Once you have your long rectangle patted out nicely, you’ll cut it in half (hello knife that still had some basil stuck to it!) and then proceed to fold each half into thirds, like a business letter. Then pinch together all of the seams to seal them up and form two balls. Those go into the refrigerator for a short while, and then you’ll be ready to assemble your pizza. The stint in the refrigerator chills the butter, which is essential for the texture. When cold butter hits a warm oven, it creates pockets of steam, which is how you end up with tons of flaky layers.

Once you’re done chilling the dough, you’ll roll it out into a 13-inch circle and fit it into your oil-coated pan. Next comes the cheese (mozzarella is a must!), throw on any toppings (we love pepperoni) or none at all, and then finish off with your sauce and a healthy dose of Parmesan cheese.

Bake it up, and before you know it, you’ll have crazy delicious pizza waiting for you!

This recipe makes two pizzas, so I decided to make one according to the recipe, and to tweak the second one. The reason? I am not a huge sauce fan and prefer my pizzas with a large cheese to sauce ratio, so I wasn’t sure that I would really like an entire layer of sauce on the very top of my pizza. So, for the second one, I made the pizza exactly the same except that I switched up the order of the toppings on the dough. Instead of cheese, toppings, sauce I did a traditional pizza of sauce, cheese, toppings. In the back of my mind I kind of figured that I would prefer it this way, but boy was I wrong!

Not that it was bad, of course. It’s hard to make a bad pizza, especially homemade. However, the original deep-dish provided a far tastier pizza, and my Chief Culinary Consultant agreed. I was honestly really surprised! However, I shook my head at myself for questioning a Cook’s Illustrated method in the first place – they are usually always spot-on, and this was no exception. I will definitely go all-in with the traditional deep-dish method from now on!

The experimental pizza, however, did provide a really nice gooey, cheesy picture Yum!

I’m thrilled to have an awesome deep-dish pizza recipe to bake up when the urge hits now. I’d love to try a version with sausage and maybe mushrooms, and a vegetarian one as well. Do you have favorite toppings for deep-dish pizza?

Chicago-Style Deep-Dish Pizza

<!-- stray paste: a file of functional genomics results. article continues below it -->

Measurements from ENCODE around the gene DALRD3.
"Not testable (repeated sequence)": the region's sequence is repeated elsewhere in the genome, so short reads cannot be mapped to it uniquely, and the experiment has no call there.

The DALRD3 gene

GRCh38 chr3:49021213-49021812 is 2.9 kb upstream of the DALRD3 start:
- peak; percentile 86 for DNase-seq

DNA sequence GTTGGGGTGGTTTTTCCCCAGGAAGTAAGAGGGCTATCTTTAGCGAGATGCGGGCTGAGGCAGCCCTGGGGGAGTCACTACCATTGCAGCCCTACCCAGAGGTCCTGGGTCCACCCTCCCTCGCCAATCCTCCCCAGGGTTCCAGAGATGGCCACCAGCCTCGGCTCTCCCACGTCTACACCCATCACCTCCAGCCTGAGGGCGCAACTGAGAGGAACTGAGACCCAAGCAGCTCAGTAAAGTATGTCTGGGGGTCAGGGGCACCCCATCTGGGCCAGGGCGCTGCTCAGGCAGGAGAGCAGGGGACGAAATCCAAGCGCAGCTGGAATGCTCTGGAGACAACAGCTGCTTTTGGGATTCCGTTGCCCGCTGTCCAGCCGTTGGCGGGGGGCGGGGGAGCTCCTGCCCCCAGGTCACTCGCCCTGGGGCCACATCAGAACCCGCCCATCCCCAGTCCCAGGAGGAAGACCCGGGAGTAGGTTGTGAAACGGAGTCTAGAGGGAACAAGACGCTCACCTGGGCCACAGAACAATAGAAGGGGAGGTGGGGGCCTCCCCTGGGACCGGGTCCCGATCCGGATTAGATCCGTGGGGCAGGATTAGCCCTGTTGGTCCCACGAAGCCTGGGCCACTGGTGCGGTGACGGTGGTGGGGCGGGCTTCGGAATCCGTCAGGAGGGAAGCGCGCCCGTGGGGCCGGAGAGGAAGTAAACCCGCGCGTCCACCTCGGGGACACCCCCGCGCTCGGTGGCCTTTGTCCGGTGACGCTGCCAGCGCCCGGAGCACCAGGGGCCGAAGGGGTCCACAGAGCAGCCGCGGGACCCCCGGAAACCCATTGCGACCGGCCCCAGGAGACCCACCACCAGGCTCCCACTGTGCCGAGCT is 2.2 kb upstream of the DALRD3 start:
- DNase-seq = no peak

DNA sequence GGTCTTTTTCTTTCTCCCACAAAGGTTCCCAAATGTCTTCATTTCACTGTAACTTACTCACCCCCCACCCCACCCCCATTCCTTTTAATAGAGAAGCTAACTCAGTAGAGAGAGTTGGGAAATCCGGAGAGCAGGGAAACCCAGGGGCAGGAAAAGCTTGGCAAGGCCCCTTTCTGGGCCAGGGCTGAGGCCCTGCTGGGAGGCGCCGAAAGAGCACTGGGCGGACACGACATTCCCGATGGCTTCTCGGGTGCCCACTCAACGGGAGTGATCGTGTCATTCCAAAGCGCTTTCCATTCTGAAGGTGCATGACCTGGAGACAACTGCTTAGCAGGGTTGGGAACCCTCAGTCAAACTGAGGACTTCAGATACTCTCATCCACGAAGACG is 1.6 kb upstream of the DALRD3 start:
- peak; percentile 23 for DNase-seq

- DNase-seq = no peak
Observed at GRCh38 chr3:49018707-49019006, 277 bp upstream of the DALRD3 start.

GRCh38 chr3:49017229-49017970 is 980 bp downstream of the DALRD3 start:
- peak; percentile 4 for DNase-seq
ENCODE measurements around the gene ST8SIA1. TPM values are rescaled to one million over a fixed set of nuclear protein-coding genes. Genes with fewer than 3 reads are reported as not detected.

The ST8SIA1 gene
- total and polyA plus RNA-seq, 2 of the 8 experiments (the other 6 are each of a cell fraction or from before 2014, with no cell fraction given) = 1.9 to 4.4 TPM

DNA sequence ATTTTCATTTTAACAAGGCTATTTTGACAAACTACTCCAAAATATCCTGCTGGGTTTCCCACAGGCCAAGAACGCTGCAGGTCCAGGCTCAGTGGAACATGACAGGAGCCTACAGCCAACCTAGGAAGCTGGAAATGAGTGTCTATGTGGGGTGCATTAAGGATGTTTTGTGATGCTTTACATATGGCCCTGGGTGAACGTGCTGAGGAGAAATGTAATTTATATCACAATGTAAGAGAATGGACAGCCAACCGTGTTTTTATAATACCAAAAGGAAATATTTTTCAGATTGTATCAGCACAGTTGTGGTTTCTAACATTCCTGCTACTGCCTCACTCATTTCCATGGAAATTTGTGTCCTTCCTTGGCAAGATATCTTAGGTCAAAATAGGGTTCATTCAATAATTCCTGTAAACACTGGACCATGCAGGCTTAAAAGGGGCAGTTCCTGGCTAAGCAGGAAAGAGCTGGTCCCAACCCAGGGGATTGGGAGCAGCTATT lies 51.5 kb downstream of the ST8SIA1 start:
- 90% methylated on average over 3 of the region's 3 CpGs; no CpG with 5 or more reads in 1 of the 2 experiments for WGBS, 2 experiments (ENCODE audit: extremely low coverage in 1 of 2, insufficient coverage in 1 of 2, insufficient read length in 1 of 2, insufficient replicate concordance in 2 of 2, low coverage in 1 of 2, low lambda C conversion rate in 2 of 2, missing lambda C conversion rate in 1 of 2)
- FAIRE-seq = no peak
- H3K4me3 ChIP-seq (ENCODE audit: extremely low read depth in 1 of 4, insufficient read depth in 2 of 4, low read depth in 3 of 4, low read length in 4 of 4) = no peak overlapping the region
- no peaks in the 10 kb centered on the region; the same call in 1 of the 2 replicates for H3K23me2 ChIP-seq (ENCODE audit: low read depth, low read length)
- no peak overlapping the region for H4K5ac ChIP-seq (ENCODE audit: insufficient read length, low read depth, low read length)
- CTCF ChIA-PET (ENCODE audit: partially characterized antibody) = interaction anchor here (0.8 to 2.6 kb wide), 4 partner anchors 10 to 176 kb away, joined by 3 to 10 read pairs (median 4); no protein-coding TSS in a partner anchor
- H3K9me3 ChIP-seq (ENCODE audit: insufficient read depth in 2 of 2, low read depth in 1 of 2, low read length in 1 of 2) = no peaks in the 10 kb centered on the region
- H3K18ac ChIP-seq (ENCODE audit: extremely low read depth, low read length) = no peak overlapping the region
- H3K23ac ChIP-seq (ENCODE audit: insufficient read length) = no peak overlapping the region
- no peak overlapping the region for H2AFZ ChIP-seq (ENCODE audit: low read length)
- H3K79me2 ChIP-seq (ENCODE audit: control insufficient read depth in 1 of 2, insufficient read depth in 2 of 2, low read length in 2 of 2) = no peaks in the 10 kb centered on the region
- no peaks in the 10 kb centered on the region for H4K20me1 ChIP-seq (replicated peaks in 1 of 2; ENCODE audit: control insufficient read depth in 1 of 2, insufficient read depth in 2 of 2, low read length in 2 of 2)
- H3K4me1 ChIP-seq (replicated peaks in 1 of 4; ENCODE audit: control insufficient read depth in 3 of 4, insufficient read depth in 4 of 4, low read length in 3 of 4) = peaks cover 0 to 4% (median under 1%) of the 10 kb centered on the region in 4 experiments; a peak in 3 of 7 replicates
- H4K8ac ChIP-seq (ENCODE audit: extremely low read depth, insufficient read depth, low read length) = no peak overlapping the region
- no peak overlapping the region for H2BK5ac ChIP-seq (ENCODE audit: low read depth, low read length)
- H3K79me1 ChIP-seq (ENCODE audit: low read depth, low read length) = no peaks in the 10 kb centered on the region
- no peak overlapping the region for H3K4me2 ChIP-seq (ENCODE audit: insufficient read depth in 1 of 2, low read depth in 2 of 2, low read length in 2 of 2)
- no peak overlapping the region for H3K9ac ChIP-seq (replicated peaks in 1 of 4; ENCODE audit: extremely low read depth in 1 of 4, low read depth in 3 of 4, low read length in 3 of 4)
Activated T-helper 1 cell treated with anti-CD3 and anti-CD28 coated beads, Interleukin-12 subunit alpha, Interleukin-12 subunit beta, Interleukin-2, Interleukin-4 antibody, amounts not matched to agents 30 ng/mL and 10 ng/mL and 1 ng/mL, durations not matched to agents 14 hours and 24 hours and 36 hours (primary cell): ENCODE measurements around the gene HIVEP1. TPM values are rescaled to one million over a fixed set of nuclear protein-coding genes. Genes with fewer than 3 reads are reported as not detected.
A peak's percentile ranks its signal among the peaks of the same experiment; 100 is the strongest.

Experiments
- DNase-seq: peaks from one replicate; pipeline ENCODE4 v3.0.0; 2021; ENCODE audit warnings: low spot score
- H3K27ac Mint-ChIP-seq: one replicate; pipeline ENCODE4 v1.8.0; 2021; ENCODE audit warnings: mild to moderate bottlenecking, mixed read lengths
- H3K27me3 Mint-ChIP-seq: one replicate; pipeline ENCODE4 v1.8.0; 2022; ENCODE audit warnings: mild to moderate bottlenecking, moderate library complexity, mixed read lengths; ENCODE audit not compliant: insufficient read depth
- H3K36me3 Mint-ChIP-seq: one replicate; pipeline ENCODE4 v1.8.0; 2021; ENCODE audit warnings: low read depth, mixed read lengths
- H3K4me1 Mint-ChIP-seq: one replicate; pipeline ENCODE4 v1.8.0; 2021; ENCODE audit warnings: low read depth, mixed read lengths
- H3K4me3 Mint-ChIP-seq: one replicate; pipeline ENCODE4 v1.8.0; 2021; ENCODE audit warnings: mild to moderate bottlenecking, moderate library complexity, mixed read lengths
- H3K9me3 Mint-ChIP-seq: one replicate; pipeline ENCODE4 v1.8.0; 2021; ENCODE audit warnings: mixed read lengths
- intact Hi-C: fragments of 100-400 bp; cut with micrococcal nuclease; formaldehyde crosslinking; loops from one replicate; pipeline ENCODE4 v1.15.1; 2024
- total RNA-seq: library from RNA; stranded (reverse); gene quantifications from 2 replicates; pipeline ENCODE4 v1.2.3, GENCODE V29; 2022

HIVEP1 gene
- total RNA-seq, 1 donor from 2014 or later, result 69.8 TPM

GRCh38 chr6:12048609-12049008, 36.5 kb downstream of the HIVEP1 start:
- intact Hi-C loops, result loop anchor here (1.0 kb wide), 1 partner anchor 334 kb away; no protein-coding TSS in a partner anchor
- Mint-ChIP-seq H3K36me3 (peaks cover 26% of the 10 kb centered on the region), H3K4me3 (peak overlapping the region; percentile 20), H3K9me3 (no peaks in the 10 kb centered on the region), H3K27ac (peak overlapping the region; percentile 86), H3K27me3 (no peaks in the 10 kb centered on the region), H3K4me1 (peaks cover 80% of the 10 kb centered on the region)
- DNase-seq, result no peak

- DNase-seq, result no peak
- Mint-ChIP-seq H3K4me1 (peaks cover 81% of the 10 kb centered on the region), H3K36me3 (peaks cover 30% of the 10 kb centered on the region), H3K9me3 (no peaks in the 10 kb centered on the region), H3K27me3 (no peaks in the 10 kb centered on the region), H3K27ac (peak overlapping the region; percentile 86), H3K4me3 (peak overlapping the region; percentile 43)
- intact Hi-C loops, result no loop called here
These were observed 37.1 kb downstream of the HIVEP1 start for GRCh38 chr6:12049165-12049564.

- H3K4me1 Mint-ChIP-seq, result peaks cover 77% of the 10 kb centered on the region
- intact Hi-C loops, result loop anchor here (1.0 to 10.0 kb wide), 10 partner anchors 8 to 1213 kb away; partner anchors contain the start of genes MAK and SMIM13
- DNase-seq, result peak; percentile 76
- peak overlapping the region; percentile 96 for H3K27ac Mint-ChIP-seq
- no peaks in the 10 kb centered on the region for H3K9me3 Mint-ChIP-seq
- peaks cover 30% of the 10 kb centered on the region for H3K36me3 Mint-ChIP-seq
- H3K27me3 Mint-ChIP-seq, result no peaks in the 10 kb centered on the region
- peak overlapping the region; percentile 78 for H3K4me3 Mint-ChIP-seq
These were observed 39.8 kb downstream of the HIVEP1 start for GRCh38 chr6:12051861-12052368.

Yield: 4 to 6 servings

Prep Time: 2 hours 30 minutes

Cook Time: 20 to 30 minutes

Total Time: 3 hours


For the Dough:
3¼ cups all-purpose flour
½ cup yellow cornmeal
1½ teaspoons salt
2 teaspoons sugar
2¼ teaspoons instant yeast
1¼ cups water, room temperature
3 tablespoons unsalted butter, melted
4 tablespoons unsalted butter, softened
1 teaspoon + 4 tablespoons olive oil, divided

For the Sauce:
2 tablespoons unsalted butter
¼ cup grated onion
¼ teaspoon dried oregano
½ teaspoon salt
2 garlic cloves, minced
1 (28-ounce) can crushed tomatoes
¼ teaspoon sugar
2 tablespoons coarsely chopped fresh basil
1 tablespoon olive oil
Freshly ground black pepper

For the Toppings:
1 pound mozzarella cheese, shredded (about 4 cups)
¼ cup grated Parmesan cheese


1. Make the Dough: Whisk together the flour, cornmeal, salt, sugar, and yeast in a large bowl. Add water and melted butter and mix on low speed, using a dough hook, until fully combined, 1 to 2 minutes, scraping sides and bottom of bowl occasionally. Increase speed to medium and knead until dough is glossy and smooth and pulls away from sides of bowl, 4 to 5 minutes. (You can easily make this by hand, mixing in the water and butter with a spatula and then kneading by hand.)

2. Coat a large bowl with 1 teaspoon olive oil. Using greased spatula, transfer dough to bowl, turning to coat the dough in oil; cover tightly with plastic wrap. Let rise at room temperature until nearly doubled in volume, 45 to 60 minutes.

3. Make the Sauce: While dough rises, heat the butter in a medium saucepan over medium heat until melted. Add onion, oregano, and salt; cook, stirring occasionally, until liquid has evaporated and onion is golden brown, about 5 minutes. Add garlic and cook until fragrant, about 30 seconds. Stir in tomatoes and sugar, increase heat to high, and bring to a simmer. Lower heat to medium-low and simmer until reduced to about 2½ cups, 25 to 30 minutes. Off the heat, stir in the basil and olive oil, then season with salt and pepper.

4. Laminate the Dough: Turn the dough out onto dry work surface and roll into a 15×12-inch rectangle. Using an offset spatula, spread the softened butter over the surface of the dough, leaving a ½-inch border along the edges. Starting at the short end, roll the dough into a tight cylinder. With seam side down, flatten the cylinder into an 18×4-inch rectangle. Cut rectangle in half crosswise. Working with one half, fold into thirds like a business letter; pinch seams together to form ball. Repeat with remaining half. Return balls to oiled bowl, cover tightly with plastic wrap, and let rise in refrigerator until nearly doubled in volume, 40 to 50 minutes. Meanwhile, adjust oven rack to lower position and preheat oven to 425 degrees F.

5. Bake the Pizzas: Coat two 9-inch round cake pans with 2 tablespoons olive oil each. Transfer 1 dough ball to dry work surface and roll out into a 13-inch circle. Transfer dough to the pan by rolling the dough loosely around a rolling pin and unrolling into pan. Lightly press dough into pan, working into corners and 1 inch up sides. If dough resists stretching, let it relax for 5 minutes before trying again. Repeat with remaining dough ball.

6. For each pizza, sprinkle 2 cups mozzarella evenly over surface of dough. (If you’re using any meat or veggie toppings, add them now, on top of the cheese.) Spread 1¼ cups tomato sauce over the cheese (or toppings) and sprinkle 2 tablespoons Parmesan over sauce. Bake until crust is golden brown, 20 to 30 minutes. Remove pizza from oven and let rest 10 minutes before slicing and serving.